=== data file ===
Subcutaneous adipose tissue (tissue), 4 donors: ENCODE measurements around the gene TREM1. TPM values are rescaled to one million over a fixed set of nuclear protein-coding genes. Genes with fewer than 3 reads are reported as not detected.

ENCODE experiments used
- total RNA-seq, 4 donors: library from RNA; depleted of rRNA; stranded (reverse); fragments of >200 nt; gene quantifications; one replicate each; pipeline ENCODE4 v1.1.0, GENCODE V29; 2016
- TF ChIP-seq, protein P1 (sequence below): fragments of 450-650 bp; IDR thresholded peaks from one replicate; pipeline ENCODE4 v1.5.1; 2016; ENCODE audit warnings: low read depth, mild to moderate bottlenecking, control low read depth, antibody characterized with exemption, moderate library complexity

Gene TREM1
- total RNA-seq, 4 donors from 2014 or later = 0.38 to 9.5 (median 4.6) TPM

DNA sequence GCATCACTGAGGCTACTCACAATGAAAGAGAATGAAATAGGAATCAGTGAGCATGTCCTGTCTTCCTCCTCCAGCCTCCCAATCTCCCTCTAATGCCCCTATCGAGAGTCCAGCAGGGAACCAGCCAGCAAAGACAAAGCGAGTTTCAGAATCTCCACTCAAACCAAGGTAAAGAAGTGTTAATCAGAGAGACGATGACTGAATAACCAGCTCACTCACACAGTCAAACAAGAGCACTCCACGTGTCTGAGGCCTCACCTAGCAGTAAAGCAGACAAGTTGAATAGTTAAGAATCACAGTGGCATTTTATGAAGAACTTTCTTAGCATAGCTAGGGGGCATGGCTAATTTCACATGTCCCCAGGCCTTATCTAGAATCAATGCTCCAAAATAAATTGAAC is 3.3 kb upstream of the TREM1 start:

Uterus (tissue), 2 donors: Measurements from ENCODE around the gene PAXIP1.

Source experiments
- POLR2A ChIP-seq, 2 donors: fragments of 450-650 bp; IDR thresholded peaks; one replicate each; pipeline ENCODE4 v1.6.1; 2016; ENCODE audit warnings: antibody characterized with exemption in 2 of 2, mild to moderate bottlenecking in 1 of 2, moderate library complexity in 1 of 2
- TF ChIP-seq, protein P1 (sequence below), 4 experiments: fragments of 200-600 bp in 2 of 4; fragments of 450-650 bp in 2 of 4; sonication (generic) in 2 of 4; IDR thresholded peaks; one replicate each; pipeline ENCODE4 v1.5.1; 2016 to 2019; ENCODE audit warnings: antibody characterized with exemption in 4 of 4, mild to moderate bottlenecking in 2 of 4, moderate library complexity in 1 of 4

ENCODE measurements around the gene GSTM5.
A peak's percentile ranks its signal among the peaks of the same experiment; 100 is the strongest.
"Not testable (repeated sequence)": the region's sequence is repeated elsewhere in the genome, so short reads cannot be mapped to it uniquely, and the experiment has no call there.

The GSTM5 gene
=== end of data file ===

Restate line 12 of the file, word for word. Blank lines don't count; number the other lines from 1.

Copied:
ENCODE measurements around the gene GSTM5.